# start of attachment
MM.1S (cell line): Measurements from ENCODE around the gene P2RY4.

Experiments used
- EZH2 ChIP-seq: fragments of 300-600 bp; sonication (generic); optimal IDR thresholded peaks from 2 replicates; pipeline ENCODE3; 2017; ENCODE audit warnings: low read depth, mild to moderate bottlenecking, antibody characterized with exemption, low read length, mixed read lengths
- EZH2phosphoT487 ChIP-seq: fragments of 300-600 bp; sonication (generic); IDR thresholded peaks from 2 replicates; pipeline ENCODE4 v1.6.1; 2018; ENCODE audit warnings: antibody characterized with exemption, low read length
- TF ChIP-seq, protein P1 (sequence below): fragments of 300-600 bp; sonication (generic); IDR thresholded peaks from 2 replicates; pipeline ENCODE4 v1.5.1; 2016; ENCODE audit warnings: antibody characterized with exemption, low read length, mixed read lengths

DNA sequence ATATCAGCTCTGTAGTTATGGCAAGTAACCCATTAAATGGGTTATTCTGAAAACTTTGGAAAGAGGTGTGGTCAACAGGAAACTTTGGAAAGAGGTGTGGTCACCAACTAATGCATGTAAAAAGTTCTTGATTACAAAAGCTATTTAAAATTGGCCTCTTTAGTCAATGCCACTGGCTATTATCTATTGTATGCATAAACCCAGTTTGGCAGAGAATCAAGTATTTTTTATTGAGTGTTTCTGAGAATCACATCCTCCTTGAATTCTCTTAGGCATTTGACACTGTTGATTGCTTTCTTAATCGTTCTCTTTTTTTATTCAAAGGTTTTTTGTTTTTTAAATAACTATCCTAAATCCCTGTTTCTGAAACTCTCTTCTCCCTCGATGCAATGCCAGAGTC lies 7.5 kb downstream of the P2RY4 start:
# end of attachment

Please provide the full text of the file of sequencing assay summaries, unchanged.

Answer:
MM.1S (cell line): Measurements from ENCODE around the gene P2RY4.

Experiments used
- EZH2 ChIP-seq: fragments of 300-600 bp; sonication (generic); optimal IDR thresholded peaks from 2 replicates; pipeline ENCODE3; 2017; ENCODE audit warnings: low read depth, mild to moderate bottlenecking, antibody characterized with exemption, low read length, mixed read lengths
- EZH2phosphoT487 ChIP-seq: fragments of 300-600 bp; sonication (generic); IDR thresholded peaks from 2 replicates; pipeline ENCODE4 v1.6.1; 2018; ENCODE audit warnings: antibody characterized with exemption, low read length
- TF ChIP-seq, protein P1 (sequence below): fragments of 300-600 bp; sonication (generic); IDR thresholded peaks from 2 replicates; pipeline ENCODE4 v1.5.1; 2016; ENCODE audit warnings: antibody characterized with exemption, low read length, mixed read lengths

DNA sequence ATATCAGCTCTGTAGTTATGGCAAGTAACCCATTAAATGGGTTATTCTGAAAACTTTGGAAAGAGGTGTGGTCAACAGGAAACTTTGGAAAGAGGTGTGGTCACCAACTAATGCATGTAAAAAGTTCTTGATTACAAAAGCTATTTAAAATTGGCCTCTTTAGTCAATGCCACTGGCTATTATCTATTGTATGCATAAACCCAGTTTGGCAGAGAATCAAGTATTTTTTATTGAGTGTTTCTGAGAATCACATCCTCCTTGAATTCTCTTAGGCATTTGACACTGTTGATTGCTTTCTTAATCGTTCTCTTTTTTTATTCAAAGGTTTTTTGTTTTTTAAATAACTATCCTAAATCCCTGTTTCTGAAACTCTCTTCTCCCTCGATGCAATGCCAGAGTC lies 7.5 kb downstream of the P2RY4 start: